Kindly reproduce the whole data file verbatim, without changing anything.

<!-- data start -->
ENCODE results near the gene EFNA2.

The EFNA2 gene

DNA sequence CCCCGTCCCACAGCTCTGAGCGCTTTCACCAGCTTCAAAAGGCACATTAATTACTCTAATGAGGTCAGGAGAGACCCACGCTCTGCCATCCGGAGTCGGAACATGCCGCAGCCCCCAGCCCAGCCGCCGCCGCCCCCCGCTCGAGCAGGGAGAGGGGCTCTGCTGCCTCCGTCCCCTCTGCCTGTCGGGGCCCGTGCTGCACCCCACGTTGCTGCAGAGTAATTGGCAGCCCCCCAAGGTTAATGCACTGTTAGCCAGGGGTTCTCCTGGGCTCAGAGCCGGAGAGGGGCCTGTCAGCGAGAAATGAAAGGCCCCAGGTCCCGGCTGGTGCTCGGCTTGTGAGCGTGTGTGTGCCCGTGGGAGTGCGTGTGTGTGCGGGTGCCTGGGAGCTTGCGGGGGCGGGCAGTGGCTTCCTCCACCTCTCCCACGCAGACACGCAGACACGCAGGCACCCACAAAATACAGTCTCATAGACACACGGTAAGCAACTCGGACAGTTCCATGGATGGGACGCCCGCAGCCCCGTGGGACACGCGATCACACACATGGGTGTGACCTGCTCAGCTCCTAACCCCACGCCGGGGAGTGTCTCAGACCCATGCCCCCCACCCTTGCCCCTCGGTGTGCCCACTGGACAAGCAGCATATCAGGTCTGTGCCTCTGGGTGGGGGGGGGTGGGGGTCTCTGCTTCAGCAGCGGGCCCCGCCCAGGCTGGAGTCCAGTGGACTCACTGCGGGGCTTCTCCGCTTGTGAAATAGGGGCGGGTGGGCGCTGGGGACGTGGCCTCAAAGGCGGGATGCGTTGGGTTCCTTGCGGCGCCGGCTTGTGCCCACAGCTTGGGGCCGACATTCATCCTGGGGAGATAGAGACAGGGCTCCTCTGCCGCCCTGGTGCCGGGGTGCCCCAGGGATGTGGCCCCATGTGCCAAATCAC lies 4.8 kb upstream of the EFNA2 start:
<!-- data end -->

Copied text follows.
ENCODE results near the gene EFNA2.

The EFNA2 gene

DNA sequence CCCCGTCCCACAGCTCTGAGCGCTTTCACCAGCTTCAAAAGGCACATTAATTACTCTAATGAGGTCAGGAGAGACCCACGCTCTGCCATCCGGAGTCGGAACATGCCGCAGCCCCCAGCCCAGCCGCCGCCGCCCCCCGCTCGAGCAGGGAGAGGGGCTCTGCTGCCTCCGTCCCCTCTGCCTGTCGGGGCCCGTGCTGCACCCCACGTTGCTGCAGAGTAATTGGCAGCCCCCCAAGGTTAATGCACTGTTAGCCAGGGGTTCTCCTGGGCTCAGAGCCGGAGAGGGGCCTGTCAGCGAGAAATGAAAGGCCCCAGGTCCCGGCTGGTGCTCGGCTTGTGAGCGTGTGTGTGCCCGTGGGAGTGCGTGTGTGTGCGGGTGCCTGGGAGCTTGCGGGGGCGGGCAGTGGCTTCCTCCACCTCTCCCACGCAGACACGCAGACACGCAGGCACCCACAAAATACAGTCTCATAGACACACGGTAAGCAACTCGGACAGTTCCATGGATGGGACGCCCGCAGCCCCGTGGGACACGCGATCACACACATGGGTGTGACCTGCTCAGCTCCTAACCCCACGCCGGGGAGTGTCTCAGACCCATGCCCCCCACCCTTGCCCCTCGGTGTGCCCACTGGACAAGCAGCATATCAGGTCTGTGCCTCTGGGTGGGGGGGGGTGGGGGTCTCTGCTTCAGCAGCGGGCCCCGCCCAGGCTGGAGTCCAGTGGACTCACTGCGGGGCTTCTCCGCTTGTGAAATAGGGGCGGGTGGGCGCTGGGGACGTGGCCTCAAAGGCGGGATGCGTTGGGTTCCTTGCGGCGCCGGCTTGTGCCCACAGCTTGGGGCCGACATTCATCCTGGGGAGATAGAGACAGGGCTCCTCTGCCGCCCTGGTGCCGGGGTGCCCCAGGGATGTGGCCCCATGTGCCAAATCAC lies 4.8 kb upstream of the EFNA2 start: